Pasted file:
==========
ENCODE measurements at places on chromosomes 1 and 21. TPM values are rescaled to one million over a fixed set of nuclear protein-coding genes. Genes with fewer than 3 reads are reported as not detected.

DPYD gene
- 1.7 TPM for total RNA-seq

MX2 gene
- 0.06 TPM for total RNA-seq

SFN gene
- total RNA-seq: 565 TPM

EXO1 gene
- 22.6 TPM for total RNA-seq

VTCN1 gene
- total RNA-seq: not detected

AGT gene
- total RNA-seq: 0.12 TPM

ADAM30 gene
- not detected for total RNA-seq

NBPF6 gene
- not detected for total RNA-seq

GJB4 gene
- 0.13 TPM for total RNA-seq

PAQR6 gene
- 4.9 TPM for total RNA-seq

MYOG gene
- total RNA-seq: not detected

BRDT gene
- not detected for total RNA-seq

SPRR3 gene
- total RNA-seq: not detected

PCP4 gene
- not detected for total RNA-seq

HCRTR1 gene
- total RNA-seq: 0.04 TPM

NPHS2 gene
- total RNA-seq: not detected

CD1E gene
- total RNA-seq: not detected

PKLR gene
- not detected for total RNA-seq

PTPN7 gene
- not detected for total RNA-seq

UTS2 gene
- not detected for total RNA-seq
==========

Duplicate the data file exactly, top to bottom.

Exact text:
ENCODE measurements at places on chromosomes 1 and 21. TPM values are rescaled to one million over a fixed set of nuclear protein-coding genes. Genes with fewer than 3 reads are reported as not detected.

DPYD gene
- 1.7 TPM for total RNA-seq

MX2 gene
- 0.06 TPM for total RNA-seq

SFN gene
- total RNA-seq: 565 TPM

EXO1 gene
- 22.6 TPM for total RNA-seq

VTCN1 gene
- total RNA-seq: not detected

AGT gene
- total RNA-seq: 0.12 TPM

ADAM30 gene
- not detected for total RNA-seq

NBPF6 gene
- not detected for total RNA-seq

GJB4 gene
- 0.13 TPM for total RNA-seq

PAQR6 gene
- 4.9 TPM for total RNA-seq

MYOG gene
- total RNA-seq: not detected

BRDT gene
- not detected for total RNA-seq

SPRR3 gene
- total RNA-seq: not detected

PCP4 gene
- not detected for total RNA-seq

HCRTR1 gene
- total RNA-seq: 0.04 TPM

NPHS2 gene
- total RNA-seq: not detected

CD1E gene
- total RNA-seq: not detected

PKLR gene
- not detected for total RNA-seq

PTPN7 gene
- not detected for total RNA-seq

UTS2 gene
- not detected for total RNA-seq